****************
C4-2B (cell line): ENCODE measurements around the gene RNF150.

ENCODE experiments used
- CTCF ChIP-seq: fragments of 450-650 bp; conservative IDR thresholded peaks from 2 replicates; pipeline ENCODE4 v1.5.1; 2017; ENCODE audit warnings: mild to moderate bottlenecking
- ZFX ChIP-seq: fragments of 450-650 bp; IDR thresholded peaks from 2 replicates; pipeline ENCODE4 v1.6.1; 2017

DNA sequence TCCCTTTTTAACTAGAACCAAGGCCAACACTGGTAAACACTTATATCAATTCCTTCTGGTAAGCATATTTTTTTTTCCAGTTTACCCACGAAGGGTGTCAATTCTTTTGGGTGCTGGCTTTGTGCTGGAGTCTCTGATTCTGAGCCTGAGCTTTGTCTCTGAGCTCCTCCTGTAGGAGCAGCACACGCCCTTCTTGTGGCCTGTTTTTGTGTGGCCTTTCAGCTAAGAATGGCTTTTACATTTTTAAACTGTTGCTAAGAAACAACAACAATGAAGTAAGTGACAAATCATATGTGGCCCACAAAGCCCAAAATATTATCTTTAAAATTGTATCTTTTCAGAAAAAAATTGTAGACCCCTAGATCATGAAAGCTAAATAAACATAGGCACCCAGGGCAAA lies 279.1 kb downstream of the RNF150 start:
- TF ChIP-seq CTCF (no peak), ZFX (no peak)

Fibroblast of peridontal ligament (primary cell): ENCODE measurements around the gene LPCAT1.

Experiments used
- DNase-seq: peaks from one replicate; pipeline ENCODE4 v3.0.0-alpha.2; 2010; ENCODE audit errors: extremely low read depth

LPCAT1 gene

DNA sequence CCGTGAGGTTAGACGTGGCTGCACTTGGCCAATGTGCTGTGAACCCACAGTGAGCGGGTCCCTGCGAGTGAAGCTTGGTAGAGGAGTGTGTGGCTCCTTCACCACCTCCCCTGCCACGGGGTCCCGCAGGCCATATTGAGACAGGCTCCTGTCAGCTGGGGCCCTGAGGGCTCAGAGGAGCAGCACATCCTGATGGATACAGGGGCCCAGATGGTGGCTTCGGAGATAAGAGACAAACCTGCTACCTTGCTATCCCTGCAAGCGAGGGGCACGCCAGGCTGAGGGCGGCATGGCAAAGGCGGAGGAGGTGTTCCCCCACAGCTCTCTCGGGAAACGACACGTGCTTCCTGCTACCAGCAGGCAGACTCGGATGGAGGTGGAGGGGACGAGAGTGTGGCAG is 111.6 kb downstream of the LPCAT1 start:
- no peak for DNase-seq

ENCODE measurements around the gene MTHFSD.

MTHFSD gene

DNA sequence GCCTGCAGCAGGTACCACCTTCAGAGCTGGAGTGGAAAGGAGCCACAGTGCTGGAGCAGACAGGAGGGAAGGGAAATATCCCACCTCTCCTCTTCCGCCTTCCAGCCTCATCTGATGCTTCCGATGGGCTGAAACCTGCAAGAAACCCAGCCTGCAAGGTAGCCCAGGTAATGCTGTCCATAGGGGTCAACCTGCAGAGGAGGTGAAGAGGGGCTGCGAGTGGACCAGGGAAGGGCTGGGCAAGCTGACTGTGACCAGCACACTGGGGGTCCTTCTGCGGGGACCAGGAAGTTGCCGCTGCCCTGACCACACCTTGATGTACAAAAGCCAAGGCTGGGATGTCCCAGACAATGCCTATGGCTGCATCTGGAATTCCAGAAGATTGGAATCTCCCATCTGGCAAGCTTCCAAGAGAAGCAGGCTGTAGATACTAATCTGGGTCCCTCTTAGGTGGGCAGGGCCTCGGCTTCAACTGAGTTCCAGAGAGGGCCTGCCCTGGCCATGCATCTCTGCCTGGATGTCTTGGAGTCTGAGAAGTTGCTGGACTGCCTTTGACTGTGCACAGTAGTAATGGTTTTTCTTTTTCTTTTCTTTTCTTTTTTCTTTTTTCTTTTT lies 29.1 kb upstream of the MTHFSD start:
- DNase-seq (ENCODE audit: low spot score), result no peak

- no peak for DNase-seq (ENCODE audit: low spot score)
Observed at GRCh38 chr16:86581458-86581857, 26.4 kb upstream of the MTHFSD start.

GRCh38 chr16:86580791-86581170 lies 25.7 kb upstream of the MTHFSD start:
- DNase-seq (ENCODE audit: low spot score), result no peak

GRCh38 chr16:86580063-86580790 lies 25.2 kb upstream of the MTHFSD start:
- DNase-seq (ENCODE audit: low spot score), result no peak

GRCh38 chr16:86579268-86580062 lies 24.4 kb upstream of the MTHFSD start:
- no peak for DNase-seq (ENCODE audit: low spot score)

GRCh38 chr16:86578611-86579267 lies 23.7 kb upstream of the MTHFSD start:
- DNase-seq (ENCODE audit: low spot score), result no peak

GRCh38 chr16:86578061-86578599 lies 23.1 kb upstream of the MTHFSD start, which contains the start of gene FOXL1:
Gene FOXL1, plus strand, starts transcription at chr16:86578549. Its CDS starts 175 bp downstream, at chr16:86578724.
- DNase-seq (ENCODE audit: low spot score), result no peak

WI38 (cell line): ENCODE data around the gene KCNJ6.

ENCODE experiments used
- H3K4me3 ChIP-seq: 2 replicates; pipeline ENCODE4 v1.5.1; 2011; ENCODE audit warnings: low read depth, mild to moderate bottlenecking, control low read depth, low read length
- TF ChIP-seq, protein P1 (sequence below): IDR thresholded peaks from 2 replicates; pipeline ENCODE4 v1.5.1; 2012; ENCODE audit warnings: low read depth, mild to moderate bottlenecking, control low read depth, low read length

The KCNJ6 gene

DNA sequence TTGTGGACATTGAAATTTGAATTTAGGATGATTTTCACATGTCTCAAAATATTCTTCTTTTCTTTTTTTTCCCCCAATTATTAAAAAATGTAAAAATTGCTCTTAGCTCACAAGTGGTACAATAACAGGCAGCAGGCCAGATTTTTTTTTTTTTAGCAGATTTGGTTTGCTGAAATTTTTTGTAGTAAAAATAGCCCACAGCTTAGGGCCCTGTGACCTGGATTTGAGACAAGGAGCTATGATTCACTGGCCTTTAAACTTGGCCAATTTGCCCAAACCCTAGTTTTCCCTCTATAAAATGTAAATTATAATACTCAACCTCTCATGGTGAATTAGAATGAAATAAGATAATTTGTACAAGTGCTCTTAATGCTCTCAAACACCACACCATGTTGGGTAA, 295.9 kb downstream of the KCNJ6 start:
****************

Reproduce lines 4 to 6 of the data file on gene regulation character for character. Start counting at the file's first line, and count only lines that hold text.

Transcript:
- ZFX ChIP-seq: fragments of 450-650 bp; IDR thresholded peaks from 2 replicates; pipeline ENCODE4 v1.6.1; 2017

DNA sequence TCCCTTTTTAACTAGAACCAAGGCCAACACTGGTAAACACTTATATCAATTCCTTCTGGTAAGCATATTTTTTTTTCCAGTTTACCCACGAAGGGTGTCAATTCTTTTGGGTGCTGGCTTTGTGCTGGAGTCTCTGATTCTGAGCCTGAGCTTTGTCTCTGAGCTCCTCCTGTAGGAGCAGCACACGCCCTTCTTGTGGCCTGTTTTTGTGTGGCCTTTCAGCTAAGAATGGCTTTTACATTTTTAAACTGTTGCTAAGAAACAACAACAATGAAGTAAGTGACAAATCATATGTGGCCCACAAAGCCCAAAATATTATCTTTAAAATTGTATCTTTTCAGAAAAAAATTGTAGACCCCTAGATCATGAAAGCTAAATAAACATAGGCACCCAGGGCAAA lies 279.1 kb downstream of the RNF150 start:
- TF ChIP-seq CTCF (no peak), ZFX (no peak)